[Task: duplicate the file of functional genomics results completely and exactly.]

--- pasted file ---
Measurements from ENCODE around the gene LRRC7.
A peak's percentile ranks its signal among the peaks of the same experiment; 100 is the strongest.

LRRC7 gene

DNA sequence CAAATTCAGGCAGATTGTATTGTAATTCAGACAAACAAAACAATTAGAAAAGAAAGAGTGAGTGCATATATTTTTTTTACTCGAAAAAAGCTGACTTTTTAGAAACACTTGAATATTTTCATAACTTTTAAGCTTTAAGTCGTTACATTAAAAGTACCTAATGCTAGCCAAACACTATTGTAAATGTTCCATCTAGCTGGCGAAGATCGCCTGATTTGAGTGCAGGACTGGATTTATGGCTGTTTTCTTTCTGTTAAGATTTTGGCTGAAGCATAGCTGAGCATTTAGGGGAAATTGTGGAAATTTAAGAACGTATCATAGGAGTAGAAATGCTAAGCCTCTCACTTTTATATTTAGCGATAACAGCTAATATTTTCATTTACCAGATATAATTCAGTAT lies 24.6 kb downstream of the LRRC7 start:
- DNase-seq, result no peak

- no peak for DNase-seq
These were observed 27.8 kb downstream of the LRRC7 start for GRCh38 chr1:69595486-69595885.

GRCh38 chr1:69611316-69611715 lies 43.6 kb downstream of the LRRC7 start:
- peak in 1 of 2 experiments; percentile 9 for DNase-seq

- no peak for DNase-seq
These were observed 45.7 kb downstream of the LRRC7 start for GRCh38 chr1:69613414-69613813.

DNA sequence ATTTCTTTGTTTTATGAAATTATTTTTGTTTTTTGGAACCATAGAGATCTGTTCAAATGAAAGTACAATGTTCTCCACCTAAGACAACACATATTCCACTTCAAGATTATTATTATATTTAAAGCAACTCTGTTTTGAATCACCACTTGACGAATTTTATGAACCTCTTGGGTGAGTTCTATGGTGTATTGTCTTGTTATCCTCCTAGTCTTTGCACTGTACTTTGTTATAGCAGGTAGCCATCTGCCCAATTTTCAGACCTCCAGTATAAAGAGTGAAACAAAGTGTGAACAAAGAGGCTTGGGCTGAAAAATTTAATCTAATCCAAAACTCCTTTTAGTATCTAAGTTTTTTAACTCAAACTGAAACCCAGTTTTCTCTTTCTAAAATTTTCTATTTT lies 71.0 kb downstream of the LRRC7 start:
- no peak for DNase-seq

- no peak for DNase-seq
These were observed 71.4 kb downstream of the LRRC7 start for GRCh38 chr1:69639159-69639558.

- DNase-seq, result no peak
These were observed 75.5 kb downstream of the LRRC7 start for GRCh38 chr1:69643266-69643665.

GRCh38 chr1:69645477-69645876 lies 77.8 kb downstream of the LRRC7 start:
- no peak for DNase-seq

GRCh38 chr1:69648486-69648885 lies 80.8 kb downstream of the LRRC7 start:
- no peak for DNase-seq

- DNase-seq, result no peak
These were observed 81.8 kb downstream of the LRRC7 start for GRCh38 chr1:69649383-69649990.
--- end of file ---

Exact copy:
Measurements from ENCODE around the gene LRRC7.
A peak's percentile ranks its signal among the peaks of the same experiment; 100 is the strongest.

LRRC7 gene

DNA sequence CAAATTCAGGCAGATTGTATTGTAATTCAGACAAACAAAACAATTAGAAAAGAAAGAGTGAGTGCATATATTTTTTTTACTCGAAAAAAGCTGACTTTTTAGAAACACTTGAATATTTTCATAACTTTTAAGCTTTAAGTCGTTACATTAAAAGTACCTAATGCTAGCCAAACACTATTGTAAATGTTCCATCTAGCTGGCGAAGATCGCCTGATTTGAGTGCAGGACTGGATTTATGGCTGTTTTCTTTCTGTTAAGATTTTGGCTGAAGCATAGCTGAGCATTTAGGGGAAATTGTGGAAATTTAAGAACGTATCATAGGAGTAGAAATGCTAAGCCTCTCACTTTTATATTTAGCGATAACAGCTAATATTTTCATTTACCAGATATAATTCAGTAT lies 24.6 kb downstream of the LRRC7 start:
- DNase-seq, result no peak

- no peak for DNase-seq
These were observed 27.8 kb downstream of the LRRC7 start for GRCh38 chr1:69595486-69595885.

GRCh38 chr1:69611316-69611715 lies 43.6 kb downstream of the LRRC7 start:
- peak in 1 of 2 experiments; percentile 9 for DNase-seq

- no peak for DNase-seq
These were observed 45.7 kb downstream of the LRRC7 start for GRCh38 chr1:69613414-69613813.

DNA sequence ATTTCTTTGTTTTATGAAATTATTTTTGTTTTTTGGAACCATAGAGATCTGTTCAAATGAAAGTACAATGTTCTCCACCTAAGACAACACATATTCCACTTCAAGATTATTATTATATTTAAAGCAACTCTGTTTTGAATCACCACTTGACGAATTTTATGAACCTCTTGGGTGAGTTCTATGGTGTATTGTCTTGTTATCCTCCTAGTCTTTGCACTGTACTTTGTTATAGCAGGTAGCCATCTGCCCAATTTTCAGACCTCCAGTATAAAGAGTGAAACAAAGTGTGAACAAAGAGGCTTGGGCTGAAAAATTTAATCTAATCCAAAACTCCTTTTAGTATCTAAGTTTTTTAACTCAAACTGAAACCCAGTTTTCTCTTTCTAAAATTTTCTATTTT lies 71.0 kb downstream of the LRRC7 start:
- no peak for DNase-seq

- no peak for DNase-seq
These were observed 71.4 kb downstream of the LRRC7 start for GRCh38 chr1:69639159-69639558.

- DNase-seq, result no peak
These were observed 75.5 kb downstream of the LRRC7 start for GRCh38 chr1:69643266-69643665.

GRCh38 chr1:69645477-69645876 lies 77.8 kb downstream of the LRRC7 start:
- no peak for DNase-seq

GRCh38 chr1:69648486-69648885 lies 80.8 kb downstream of the LRRC7 start:
- no peak for DNase-seq

- DNase-seq, result no peak
These were observed 81.8 kb downstream of the LRRC7 start for GRCh38 chr1:69649383-69649990.